04 February 2015
The impact of habitat loss on local wildlife is the focus of a seminar in Jersey later this month.
The Jersey Amphibian and Reptile Group (known as JARG) and the Department of the Environment jointly organise the day of talks, workshops and training on local amphibians and reptiles.
This year's conference focuses on how to protect the areas that reptiles and amphibians in Jersey need to thrive.
Many scientists consider loss of suitable habitat to be the largest single factor contributing to the drop in amphibian numbers. This can be caused by development, pollution incidents, invasive plants and animals, and more extreme weather.
States of Jersey Research Ecologist Nina Cornish said “Habitat conservation for wild species is one of the most important tools for protecting and enhancing our natural environment. As land use increases, our frogs, toads, snakes and lizards have less space to call home which has an impact on numbers.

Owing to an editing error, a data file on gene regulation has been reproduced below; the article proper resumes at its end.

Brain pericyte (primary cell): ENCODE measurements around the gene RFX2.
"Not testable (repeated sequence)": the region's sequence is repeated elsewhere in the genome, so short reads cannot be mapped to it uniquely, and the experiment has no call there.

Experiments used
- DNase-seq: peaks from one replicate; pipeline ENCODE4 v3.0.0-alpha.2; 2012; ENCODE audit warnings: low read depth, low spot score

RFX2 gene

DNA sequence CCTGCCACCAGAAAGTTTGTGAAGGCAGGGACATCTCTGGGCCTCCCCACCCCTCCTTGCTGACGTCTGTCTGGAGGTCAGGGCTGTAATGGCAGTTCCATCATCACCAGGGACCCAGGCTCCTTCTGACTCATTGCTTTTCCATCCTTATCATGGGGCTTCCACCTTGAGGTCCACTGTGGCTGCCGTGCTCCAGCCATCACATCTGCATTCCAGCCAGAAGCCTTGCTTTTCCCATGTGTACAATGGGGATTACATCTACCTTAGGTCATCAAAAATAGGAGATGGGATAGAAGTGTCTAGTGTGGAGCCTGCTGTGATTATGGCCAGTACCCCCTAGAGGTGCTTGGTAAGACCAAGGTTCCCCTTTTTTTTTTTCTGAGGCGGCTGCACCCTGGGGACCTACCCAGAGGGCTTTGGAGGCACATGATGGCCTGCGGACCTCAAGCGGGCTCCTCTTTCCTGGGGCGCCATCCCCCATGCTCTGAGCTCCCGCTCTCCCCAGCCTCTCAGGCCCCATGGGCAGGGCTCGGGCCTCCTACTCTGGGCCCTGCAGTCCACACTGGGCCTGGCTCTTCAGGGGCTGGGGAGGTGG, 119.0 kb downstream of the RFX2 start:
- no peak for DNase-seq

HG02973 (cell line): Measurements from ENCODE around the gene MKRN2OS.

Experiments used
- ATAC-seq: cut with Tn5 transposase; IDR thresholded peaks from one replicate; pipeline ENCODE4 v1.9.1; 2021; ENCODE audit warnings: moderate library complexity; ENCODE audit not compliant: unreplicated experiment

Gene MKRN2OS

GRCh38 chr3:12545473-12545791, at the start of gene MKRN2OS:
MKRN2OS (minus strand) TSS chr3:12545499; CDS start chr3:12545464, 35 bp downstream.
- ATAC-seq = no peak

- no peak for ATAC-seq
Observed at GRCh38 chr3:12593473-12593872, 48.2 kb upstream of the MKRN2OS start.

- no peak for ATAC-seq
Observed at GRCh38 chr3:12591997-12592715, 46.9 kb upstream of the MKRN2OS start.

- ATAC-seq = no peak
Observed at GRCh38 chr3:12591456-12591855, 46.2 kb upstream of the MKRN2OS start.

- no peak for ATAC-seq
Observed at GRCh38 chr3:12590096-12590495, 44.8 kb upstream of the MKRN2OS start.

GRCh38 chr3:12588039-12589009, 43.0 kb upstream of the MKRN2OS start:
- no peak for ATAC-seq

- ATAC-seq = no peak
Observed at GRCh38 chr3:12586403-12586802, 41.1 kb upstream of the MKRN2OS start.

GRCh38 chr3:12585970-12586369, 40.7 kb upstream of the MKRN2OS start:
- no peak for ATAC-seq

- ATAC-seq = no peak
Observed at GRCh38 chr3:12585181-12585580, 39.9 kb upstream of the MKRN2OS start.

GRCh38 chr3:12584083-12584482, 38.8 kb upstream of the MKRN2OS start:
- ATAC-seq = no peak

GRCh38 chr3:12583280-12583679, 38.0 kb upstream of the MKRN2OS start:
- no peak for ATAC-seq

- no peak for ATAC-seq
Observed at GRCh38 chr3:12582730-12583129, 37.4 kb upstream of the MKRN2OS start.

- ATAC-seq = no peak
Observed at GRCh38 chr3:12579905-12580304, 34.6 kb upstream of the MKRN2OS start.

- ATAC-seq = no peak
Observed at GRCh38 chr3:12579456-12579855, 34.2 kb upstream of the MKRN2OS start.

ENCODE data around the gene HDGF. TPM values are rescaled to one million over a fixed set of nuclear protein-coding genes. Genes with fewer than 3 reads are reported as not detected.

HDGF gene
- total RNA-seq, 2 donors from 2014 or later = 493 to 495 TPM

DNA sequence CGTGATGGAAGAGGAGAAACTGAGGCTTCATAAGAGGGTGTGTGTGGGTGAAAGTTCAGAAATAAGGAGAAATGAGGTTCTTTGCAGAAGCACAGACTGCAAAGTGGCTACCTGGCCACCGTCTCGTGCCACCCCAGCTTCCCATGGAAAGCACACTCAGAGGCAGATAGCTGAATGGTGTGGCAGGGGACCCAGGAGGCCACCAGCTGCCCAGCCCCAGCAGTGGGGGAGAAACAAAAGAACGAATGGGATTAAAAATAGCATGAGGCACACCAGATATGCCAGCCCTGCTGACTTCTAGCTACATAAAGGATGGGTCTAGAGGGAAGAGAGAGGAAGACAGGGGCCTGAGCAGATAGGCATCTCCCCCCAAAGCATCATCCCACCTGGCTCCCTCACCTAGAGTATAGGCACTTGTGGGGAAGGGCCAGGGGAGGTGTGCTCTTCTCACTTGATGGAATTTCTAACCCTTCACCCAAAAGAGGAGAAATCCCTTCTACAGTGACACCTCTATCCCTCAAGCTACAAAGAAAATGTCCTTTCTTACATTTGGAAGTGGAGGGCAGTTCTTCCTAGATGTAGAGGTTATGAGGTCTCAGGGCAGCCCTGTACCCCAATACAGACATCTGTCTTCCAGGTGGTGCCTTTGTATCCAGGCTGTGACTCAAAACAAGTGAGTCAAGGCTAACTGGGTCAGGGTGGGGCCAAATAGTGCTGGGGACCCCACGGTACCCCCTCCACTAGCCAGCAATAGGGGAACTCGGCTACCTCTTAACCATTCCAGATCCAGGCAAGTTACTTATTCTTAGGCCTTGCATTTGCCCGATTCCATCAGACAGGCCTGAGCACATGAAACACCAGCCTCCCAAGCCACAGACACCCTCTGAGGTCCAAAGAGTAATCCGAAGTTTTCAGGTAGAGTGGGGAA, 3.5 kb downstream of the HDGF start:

“However, we’ve seen how initiatives like the agile frog species recovery programme can make a real difference. Habitat management of the ponds at Ouaisné and Noirmont, where we’ve removed gorse, scrub and willow, has helped significantly.
In 1997, there were just six frog spawn clumps in the ponds. Last year we counted 50 – proof that effective habitat conservation can contribute to saving a species on the brink of extinction.”
In the afternoon, the focus will be on Jersey’s National Amphibian and Reptile Recording Scheme (www.narrs.org.uk), a partnership project which has been running in Jersey six years, led by the UK’s Amphibian and Reptile Conservation Group.
The event is open to anyone interested in learning more about amphibians and reptiles and who want to get involved in wildlife recording and conservation.